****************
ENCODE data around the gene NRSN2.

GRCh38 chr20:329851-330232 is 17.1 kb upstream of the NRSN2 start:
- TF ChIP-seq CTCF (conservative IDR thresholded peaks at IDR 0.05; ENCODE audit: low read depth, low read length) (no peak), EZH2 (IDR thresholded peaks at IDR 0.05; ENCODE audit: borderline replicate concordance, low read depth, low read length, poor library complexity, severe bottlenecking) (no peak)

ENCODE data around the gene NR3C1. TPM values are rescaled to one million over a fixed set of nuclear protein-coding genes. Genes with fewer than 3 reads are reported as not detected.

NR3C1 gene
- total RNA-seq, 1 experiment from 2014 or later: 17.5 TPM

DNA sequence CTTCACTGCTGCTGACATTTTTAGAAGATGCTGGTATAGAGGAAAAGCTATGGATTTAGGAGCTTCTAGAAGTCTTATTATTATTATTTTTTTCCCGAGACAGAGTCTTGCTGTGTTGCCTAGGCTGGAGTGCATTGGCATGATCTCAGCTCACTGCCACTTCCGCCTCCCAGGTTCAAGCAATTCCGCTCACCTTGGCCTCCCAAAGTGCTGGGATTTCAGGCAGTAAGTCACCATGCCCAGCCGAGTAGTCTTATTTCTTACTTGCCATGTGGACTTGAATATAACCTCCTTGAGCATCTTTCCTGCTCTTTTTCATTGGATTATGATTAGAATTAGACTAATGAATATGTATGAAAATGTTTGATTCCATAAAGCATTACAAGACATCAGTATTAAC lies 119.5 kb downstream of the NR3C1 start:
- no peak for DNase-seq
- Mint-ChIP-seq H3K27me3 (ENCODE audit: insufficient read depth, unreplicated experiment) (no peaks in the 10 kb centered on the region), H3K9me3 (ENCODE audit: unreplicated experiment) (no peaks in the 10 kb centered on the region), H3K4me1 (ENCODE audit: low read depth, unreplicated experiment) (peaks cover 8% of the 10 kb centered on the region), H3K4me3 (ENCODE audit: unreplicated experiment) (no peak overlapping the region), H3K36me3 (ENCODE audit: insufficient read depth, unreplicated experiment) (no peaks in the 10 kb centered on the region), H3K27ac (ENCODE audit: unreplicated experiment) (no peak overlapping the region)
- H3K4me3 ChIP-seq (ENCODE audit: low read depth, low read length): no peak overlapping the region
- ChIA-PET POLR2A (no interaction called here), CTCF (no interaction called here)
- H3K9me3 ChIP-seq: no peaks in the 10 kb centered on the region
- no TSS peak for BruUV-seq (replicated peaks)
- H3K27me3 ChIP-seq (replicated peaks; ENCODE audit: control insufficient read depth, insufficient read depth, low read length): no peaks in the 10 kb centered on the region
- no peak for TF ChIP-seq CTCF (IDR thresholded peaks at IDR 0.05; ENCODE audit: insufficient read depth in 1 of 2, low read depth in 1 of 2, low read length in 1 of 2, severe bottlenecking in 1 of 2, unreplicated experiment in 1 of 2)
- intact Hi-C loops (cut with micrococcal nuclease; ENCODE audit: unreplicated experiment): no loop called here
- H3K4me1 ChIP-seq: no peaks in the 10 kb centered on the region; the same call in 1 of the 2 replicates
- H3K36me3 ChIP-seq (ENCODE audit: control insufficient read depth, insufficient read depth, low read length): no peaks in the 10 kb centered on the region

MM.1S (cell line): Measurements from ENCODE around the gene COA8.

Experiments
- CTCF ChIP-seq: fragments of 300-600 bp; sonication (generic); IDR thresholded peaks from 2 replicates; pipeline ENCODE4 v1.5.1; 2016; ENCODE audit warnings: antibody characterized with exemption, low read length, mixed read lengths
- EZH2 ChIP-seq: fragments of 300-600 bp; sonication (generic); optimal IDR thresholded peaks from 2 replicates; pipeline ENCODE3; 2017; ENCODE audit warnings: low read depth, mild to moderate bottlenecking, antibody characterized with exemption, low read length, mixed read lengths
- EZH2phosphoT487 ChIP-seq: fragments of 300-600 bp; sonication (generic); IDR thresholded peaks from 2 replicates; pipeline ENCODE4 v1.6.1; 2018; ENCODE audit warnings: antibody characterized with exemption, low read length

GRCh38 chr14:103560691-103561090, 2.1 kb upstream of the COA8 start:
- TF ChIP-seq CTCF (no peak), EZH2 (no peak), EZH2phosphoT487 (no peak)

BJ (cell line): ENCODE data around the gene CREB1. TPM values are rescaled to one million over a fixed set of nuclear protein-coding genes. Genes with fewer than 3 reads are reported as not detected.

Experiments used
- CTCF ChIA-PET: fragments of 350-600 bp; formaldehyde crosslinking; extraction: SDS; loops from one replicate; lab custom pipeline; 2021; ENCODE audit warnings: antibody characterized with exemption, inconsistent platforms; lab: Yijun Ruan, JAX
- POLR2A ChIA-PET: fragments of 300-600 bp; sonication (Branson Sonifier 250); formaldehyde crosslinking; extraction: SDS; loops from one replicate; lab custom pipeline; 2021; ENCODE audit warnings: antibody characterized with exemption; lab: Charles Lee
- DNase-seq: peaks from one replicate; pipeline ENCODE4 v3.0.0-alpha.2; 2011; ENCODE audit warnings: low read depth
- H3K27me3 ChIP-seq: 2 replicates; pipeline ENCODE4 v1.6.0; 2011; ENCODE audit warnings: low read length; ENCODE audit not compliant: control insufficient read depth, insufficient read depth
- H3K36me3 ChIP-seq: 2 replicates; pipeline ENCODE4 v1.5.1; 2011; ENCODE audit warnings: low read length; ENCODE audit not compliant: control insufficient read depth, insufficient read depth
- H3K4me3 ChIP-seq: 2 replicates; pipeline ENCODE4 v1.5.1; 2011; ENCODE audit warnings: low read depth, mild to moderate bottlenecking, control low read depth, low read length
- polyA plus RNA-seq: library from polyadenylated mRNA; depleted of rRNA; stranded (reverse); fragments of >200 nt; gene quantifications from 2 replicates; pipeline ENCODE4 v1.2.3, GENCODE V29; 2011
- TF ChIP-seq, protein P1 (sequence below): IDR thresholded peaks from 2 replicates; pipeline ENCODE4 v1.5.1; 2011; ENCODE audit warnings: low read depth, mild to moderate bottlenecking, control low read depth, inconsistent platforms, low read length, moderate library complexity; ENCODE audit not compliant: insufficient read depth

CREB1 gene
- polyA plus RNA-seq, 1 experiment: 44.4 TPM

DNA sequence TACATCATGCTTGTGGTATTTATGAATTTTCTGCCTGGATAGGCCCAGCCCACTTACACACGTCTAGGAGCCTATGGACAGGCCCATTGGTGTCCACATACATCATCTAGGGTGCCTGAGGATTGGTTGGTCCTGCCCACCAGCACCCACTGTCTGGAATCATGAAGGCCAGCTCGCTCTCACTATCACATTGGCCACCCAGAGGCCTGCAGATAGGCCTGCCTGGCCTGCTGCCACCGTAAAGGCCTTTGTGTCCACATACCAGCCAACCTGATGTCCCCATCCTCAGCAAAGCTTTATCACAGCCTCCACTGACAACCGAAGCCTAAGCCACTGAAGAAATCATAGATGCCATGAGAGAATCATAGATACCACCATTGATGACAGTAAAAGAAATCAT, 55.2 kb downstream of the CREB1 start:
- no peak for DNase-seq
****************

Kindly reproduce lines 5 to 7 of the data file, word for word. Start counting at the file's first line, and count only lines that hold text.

NR3C1 gene
- total RNA-seq, 1 experiment from 2014 or later: 17.5 TPM

DNA sequence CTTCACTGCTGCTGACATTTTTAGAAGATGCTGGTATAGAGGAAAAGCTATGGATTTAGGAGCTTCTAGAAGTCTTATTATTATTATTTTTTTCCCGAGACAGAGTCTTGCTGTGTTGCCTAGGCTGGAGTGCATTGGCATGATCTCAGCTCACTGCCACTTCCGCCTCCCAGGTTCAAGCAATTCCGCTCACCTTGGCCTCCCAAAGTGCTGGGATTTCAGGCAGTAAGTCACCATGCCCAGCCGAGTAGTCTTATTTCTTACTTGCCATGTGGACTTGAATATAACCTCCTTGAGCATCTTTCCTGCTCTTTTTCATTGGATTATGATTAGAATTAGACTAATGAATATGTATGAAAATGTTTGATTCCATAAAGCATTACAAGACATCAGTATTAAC lies 119.5 kb downstream of the NR3C1 start: